Where are the West End theatres?
The West End is home to many theatres, with world-class, award-winning productions being performed to thousands of audience members night after night. Find out where the busiest streets in Theatreland are with our guide to where West End playhouses are located and see if you can visit them all in one day!
Only got one day in London? Plan an exciting few hours in the capital with a show and an attraction.
A guide to the locations of West End theatres
If you’re looking for a West End street that’s packed with theatres, there’s no better place to head than Shaftesbury Avenue. With six venues to catch a West End production, a trip to a theatre on Shaftesbury Avenue will mean you can see some of the longest-running productions in Theatreland or a newer show.
Shaftesbury Avenue is home to the Apollo Theatre (Everybody’s Talking About Jamie), Gielgud Theatre (Sweat), Lyric Theatre (Thriller), Palace Theatre (Harry Potter and the Cursed Child), Queens Theatre (Les Miserables) and the Shaftesbury Theatre (The Illusionists).
As one of the busiest West End streets, you’ll want to know all about London theatre as you walk down this theatrical avenue.
St Martin’s Lane
Nearby to Shaftesbury Avenue is St Martin’s Lane, home to three West End venues that hold shorter, limited engagements to long-awaited West End productions. Although it may seem as if St Martin’s Theatre (The Mousetrap) is on this street, the theatre that shares the same name as the road is actually on West Street, along with the Ambassadors Theatre (The Secret Diary of Adrian Mole).
Charing Cross Road
Just a stone’s throw from St Martin’s Lane is Charing Cross Road. A long road stretching across London, you’ll be able to visit the Garrick Theatre on one end and walk to the Phoenix Theatre right through the heart of central London and Theatreland.
A grand road leading people towards Trafalgar Square, walking down the Strand is a gateway to a magical experience in Theatreland. While you’re strolling along, see if you can spot the Adelphi Theatre (Waitress), the Savoy Theatre (9 to 5) and the Vaudeville Theatre (The Worst Witch) with all three theatres located on this iconic road.
Taking pedestrians and drivers from Piccadilly Circus to Pall Mall and through to Trafalgar Square, there are two theatres on Haymarket, with one enjoying a regularly changing programme while the other hosts a long-running production.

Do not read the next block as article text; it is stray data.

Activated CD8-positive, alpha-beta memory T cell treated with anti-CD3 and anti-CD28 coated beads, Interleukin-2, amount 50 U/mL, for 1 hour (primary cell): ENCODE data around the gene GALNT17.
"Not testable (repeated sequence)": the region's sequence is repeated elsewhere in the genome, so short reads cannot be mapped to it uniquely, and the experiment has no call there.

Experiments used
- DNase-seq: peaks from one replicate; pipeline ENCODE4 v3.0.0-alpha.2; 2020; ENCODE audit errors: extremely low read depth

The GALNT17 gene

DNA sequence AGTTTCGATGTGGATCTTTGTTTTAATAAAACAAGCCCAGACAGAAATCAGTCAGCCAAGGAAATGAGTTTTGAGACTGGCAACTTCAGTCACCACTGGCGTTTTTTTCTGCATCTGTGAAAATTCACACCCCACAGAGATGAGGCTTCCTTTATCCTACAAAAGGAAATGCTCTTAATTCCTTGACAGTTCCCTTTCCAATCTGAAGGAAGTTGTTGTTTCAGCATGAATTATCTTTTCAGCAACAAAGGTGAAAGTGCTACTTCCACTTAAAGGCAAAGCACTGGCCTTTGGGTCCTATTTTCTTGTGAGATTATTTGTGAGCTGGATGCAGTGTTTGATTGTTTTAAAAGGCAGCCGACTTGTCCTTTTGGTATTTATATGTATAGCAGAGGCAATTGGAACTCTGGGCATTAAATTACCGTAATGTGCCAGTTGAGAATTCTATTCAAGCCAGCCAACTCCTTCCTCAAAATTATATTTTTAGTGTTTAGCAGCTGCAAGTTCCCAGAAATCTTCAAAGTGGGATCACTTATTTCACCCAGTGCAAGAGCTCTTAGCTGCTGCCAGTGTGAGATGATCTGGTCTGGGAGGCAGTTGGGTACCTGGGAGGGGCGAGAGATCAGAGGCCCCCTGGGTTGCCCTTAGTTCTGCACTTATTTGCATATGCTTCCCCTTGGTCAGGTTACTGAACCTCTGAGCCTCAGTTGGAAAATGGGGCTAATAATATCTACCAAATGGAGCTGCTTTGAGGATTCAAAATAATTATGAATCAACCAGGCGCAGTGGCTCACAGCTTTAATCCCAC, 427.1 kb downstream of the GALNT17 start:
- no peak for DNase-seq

Haymarket is home to Her Majesty’s Theatre (The Phantom of the Opera) and Theatre Royal Haymarket (Only Fools and Horses), with the Harold Pinter Theatre (Captain Corelli’s Mandolin) close by on Panton Street.
Around the corner from Covent Garden tube station, those visiting London can take a walk down Catherine Street. On this street, you’ll be right by the Duchess Theatre (The Play That Goes Wrong) and Theatre Royal Drury Lane, which was previously home to 42nd Street.
Theatres around Victoria
Slightly away from the hubbub of Theatreland, there are two impressive theatres close by to Victoria train station, with these shows entertaining thousands of audience members each night.
Theatres in this area include the Apollo Victoria Theatre (Wicked) on Wilton Road and the Victoria Palace Theatre (Hamilton) on Victoria Street.
Theatres around Trafalgar Square
Whitehall may be an established road in British politics and history, however it is also home to the Trafalgar Studios with a regularly changing bill of productions throughout the year.
Just down the road from the Trafalgar Studios is the Playhouse Theatre (Fiddler on the Roof), located on Northumberland Avenue.
Theatres around Piccadilly Circus
There are many theatres in and around the Piccadilly Circus area, often regarded as a place that tourists need to visit during their stay in the capital. If you’re walking through this area, you’ll want to visit the Criterion Theatre (The Comedy About a Bank Robbery), the Piccadilly Theatre (The Lehman Trilogy) and the Prince of Wales Theatre (The Book of Mormon) on Coventry Street.
Theatres around Holborn
Just a few feet away from Covent Garden and Piccadilly Circus is Holborn, with the Gillian Lynne Theatre (School of Rock), the Peacock Theatre and the Dominion Theatre which was previously home to Bat out of Hell occupying the area.
Other West End theatres in London
There are some West End venues which stand alone in central London, which may not be close by to other productions. These playhouses include the London Palladium (Joseph and the Amazing Technicolor Dreamcoat) on Argyll Street, near Oxford Street and Regent Street.
For those wanting to see a production at the Barbican (Jesus Christ Superstar), they will have to travel to Silk Street towards the east of the city, with those who are heading to the Old Vic (Present Laughter) needing to travel south of the river to The Cut.